How to paint kitchen cabinets – the 6 steps to transforming your cabinets

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If you’re sick and tired of looking at the dull brown wooden cabinets in your kitchen, painting them is an easy fix. Painting your kitchen cabinets a bold colour could completely improve the look of your kitchen. Revamping the cabinets with a splash of paint and new handles isn’t difficult when you know how, and upcycling the cabinets is much cheaper than replacing them. Express.co.uk chatted to Abby Hesketh, Product Manager and Paint and Colour Specialist at Graham & Brown to find out how to paint kitchen cabinets.

Lockdown is the perfect time to tackle the DIY tasks you’ve been putting off. If you’ve been meaning to do-up your kitchen cabinets, don’t wait for a professional painter, do it yourself!

Abby said: “The cost to paint your kitchen cabinets is typically at least half the cost of replacing and is really easy to do. It just takes time, patience and the right paint and tools.

“If however your doors are warped, chipped or damaged it’s best to replace – paint won’t solve these problems.”

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To do a professional-looking job, you’ll need to use the right paint.

Abby said: “Any eggshell or gloss paint made for wood will do but ensure they are acrylic-based, not vinyl.

“You can look at chalky matt finishes however they will need a top coat or wax to achieve a wipeable surface which is an extra step in an already lengthy process.

“Always ensure you use a primer as well. If you’re painting onto laminate it’s recommended you use a special bonding primer, however standard wooden cabinets can take any typical wood primer.”

Once you’ve decided on a paint colour, you can start gathering the required materials mentioned below and get to work.

Abby has revealed the six steps to painting your kitchen cabinets.

Remove and unscrew

You can’t just start painting the cabinets as they are, according to Abby.

She explained: “Before starting to paint, it’s important to remove all doors and drawers from your cabinets using an appropriate screwdriver.

“You should also unscrew any handles, hinges and knobs so you’re left with just the wood to work with.

“At the end of your project, you will need to reattach (or upgrade!) these elements. Use masking tape to label the different parts of your cabinets, so you know how to put everything back together at the end!”

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Wash

Your kitchen is the prime location for food and drink spillages and greasy hand marks, so you’ll need to give your cabinets a good wash before you start painting.

Abby said: “Using your sugar soap solution or a good degreasing product, thoroughly wash your cabinets.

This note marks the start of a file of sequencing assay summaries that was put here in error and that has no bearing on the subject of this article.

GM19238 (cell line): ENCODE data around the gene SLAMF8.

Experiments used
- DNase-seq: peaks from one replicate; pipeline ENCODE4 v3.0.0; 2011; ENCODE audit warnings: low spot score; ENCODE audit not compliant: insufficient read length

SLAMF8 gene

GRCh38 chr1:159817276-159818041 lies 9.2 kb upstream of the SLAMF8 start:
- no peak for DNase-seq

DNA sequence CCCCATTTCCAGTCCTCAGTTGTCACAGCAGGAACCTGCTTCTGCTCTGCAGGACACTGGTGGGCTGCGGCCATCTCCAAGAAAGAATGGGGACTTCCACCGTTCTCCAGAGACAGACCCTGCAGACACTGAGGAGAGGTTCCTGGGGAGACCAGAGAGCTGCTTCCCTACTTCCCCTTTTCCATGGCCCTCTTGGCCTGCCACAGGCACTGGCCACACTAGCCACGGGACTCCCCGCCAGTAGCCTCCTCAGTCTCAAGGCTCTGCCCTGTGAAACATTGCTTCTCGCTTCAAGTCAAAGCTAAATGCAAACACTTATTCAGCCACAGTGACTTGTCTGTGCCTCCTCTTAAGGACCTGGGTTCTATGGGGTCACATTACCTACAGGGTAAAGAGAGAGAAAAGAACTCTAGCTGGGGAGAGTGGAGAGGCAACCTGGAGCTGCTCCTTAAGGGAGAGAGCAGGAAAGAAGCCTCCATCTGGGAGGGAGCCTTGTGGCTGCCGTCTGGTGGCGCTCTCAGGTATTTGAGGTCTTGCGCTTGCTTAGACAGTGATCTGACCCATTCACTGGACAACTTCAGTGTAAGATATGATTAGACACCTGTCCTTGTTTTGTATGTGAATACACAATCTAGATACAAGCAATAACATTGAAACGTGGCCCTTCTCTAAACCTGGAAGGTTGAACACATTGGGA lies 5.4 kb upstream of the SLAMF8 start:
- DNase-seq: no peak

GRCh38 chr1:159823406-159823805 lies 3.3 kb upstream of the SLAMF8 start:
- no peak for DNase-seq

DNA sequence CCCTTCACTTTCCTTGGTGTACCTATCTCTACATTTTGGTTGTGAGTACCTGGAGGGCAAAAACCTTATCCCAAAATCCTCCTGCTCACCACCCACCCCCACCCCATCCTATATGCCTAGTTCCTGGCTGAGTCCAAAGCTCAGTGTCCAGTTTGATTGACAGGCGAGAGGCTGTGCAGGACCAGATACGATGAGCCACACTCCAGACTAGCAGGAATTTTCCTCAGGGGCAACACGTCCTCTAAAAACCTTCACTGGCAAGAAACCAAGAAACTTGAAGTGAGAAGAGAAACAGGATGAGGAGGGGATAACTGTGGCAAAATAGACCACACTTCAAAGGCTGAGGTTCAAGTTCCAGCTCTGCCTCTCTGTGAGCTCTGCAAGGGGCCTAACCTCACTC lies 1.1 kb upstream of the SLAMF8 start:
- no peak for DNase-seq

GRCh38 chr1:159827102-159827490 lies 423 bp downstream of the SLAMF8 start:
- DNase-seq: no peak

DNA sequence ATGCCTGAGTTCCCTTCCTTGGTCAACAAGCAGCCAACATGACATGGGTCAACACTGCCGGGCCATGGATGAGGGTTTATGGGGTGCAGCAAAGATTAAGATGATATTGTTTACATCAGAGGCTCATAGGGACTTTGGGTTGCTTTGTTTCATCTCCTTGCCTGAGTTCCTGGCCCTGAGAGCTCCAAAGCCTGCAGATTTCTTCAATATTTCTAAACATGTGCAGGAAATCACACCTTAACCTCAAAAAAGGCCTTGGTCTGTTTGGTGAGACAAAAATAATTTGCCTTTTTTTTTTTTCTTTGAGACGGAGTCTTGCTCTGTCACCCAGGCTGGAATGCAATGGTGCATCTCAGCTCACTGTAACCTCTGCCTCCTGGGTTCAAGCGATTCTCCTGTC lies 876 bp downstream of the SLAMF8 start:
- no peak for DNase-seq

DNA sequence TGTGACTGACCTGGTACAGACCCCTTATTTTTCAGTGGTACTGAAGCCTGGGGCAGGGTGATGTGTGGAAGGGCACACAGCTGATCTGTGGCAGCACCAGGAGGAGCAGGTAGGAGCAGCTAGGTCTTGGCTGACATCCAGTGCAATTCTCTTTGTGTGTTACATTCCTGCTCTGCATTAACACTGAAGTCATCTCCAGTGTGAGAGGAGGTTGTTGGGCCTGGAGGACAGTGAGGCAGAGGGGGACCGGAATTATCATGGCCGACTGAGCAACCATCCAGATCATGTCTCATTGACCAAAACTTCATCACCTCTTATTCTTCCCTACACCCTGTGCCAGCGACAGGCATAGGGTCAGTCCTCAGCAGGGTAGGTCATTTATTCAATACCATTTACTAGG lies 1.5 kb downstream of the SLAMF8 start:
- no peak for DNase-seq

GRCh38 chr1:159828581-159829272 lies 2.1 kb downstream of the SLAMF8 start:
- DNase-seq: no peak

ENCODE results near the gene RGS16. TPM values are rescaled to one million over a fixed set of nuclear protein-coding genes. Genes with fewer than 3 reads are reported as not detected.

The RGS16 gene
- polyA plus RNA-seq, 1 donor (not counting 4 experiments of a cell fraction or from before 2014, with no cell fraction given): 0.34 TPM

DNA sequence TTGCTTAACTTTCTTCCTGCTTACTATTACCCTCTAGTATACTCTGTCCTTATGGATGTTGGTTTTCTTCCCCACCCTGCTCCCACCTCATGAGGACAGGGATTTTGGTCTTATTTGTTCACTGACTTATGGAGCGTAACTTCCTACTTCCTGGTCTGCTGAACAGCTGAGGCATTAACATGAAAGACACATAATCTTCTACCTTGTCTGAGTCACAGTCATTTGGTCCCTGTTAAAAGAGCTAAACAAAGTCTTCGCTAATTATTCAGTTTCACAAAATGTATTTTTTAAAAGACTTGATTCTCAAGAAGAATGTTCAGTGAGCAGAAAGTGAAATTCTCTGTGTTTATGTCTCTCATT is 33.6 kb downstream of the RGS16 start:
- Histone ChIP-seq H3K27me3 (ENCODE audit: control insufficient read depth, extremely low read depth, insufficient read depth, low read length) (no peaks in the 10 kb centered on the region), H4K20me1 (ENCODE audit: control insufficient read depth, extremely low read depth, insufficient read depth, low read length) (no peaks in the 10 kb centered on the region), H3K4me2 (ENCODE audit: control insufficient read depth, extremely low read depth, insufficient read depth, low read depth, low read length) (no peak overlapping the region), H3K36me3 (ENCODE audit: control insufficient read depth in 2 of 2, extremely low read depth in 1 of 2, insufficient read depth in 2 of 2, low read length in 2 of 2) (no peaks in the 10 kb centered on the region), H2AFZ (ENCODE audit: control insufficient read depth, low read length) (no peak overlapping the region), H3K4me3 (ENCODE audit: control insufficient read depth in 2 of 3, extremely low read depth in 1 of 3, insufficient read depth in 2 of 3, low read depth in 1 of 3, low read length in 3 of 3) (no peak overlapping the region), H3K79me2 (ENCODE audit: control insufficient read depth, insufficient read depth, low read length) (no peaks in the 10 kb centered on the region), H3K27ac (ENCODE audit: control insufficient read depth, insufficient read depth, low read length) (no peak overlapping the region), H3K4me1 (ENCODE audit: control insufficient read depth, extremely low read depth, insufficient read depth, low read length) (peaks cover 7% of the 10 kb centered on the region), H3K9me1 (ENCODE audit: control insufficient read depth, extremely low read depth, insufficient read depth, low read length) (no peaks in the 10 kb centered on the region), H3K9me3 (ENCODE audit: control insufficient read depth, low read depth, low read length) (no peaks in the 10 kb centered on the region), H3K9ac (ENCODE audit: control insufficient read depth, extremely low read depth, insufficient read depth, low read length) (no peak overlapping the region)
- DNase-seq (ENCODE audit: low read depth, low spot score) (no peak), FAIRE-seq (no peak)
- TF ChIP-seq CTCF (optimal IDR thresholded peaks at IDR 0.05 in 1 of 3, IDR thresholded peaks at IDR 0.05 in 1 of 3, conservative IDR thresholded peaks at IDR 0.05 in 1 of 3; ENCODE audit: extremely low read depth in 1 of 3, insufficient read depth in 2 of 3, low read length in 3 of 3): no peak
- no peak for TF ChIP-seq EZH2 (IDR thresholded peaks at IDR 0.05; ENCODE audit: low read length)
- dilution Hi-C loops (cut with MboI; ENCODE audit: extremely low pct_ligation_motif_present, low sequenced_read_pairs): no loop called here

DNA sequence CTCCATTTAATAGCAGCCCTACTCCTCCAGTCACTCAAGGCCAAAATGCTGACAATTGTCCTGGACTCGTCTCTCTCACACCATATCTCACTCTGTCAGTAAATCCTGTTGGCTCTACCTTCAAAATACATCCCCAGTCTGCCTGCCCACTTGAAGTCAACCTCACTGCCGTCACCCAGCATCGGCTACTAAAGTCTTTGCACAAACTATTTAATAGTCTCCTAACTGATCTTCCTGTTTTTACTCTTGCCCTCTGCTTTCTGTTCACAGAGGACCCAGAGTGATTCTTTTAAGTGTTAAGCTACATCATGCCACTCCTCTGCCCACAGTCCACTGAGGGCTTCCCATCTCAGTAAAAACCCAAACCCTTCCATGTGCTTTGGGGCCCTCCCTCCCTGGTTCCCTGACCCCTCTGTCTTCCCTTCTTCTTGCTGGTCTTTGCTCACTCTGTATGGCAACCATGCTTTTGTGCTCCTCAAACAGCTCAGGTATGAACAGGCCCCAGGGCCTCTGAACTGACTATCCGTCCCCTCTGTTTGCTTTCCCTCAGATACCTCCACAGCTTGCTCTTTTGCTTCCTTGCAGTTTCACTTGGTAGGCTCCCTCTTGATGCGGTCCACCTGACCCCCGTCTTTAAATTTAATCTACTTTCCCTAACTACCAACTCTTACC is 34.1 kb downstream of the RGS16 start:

“Getting rid of any grease or residue will allow your paint to adhere better to the woodwork and help to give you a clean, smooth finish. Wait for them to dry before moving on to the next step.”

Sand them down

Your cabinets might not be in the same condition they were in when you first installed them, but that’s fixable.

Abby said: “Use sandpaper to even out the surface of your cabinets, focusing on any bumps or particularly rough spots.

“At this stage, you should use wood filler to fill in any gaps or imperfections, and then sand again to ensure the whole area is even.

“Make sure to dust or vacuum the cabinets afterwards. If there is still grit on the surface, this will show up when you start painting and leave you with a visibly rough texture.”

Prime

Don’t skip this step! Primer is the key to a polished look.

Abby said: “Before applying your main paint to the cabinets, prime them with a good wood paint primer, such as our Primer and Undercoat.

“This will save you from worrying about knots and stains in the wood showing through a few weeks after you finish your paint job.

“I’d recommend using a small paint roller rather than a paintbrush to avoid any streaks or brush marks.

“If needed, use a brush to finish off corners and raised edges. Wait for the primer to dry before the next step.

“If your cabinets are made of laminate, I’d recommend using a bonding primer for difficult surfaces, widely available in DIY stores and online. The topcoat needs a little extra help with this kind of substrate!”

Paint

Now it’s time to paint. Abby said: “ As with the primer, paint either Eggshell or Gloss Paint onto your cabinets using a small roller.

“Once the first coat has dried, lightly sand it to create a smooth surface for your final coat.

“Paint the back of the cabinet’s surface first so that if anything gets smudged when you’re turning the parts over, you’re sparing the visible outer surface”

All together

Once everything is dry, you can reaffix any knobs and hinges and put the doors and drawers back in place

Abby added: “This is a great opportunity to change up any features that you’re tired with – why not combine your new colours with some new handles?”

Copper and gold handles are really trendy at the moment. Think outside the box and get creative with your choices!

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